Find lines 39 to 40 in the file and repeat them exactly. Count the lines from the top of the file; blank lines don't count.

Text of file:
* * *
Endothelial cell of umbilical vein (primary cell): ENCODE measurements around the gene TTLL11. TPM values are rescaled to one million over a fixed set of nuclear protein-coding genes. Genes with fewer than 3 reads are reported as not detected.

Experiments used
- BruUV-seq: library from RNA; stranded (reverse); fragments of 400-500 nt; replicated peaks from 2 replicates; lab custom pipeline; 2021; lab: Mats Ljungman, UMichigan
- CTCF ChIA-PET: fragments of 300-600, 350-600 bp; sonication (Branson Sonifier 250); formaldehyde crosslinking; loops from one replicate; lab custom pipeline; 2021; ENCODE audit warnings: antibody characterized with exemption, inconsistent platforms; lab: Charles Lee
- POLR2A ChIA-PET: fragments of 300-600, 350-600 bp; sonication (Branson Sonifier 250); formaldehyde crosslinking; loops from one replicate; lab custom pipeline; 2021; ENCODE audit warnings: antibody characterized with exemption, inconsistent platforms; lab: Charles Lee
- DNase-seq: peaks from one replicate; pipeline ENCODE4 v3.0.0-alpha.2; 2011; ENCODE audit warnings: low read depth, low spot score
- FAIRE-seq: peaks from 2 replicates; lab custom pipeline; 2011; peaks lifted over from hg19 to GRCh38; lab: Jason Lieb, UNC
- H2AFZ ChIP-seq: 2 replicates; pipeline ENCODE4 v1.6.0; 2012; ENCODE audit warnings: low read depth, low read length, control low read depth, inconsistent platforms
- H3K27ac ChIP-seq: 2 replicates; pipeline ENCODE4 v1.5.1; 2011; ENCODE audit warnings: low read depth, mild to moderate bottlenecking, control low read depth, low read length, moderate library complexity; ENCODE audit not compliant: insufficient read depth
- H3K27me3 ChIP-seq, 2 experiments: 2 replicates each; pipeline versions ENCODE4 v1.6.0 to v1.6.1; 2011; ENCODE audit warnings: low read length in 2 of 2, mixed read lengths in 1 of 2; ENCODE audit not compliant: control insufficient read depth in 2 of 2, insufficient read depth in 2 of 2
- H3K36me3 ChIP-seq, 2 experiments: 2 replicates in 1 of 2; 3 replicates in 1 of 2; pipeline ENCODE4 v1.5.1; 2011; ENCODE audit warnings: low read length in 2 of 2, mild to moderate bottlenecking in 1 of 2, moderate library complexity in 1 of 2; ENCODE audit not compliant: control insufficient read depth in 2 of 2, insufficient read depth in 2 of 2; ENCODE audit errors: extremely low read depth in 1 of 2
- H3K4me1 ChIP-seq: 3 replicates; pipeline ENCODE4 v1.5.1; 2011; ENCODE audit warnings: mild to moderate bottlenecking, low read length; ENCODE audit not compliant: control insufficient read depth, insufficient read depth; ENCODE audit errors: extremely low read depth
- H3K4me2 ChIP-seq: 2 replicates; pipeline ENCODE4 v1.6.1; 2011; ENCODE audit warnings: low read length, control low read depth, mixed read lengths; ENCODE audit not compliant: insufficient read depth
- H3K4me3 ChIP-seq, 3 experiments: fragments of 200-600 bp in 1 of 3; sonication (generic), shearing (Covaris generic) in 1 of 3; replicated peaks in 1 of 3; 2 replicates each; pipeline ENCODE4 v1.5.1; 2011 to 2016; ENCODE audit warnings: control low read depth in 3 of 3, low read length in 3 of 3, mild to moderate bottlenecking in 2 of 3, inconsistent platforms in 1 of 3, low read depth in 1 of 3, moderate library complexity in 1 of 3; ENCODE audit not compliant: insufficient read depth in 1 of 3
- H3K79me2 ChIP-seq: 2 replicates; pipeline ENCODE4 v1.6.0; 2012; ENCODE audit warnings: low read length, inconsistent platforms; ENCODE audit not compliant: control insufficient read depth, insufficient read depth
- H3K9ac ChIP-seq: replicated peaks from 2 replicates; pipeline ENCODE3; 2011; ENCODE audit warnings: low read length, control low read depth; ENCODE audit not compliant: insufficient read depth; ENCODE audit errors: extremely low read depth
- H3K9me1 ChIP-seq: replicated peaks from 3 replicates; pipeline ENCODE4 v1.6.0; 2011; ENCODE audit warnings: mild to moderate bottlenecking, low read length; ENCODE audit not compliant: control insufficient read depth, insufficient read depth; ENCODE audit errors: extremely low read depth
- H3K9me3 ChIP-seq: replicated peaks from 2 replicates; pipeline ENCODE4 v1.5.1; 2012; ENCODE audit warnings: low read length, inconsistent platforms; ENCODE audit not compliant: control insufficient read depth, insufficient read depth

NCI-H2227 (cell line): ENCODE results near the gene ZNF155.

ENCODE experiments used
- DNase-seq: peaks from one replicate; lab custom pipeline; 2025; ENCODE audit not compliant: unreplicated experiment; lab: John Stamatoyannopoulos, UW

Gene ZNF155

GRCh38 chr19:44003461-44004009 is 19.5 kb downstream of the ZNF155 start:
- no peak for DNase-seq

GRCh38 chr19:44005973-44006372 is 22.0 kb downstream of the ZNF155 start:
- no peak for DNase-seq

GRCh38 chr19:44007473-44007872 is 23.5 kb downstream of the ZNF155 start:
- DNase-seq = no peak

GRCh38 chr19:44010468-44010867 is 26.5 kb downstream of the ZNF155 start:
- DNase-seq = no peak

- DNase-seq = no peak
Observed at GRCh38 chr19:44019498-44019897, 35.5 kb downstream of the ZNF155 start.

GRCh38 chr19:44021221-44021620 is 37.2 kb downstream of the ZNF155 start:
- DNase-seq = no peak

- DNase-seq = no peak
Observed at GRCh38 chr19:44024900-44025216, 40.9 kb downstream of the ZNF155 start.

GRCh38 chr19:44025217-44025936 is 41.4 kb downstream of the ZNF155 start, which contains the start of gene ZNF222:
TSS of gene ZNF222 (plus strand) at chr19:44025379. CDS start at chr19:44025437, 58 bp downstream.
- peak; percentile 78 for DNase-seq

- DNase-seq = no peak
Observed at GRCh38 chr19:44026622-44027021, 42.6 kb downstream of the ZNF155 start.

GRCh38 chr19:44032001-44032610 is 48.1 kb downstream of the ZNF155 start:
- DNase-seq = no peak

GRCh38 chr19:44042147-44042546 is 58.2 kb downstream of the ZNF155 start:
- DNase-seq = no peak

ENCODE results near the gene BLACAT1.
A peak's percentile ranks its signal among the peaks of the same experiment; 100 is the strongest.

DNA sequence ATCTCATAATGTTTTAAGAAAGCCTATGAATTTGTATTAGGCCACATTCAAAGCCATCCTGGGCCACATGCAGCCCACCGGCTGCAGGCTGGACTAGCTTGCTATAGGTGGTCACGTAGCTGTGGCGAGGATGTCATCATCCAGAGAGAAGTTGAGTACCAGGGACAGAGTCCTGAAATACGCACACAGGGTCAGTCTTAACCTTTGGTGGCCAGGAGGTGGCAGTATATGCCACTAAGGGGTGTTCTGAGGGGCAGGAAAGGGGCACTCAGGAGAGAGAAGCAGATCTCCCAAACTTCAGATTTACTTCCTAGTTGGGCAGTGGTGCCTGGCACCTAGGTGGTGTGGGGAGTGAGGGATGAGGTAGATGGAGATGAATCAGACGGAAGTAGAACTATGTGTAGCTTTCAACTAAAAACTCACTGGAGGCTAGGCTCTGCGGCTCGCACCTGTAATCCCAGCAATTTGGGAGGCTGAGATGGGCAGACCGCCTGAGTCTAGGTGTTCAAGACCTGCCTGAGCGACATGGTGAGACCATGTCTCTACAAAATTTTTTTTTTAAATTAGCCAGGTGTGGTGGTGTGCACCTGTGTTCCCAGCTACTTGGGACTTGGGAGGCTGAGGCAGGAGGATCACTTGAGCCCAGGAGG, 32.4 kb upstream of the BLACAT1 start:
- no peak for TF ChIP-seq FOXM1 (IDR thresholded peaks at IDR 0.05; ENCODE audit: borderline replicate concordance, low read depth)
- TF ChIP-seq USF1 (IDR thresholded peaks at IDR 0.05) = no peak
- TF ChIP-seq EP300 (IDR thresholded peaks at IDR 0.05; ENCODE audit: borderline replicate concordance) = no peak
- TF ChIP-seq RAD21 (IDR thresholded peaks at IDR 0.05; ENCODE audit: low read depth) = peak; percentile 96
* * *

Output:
- peak; percentile 78 for DNase-seq

- DNase-seq = no peak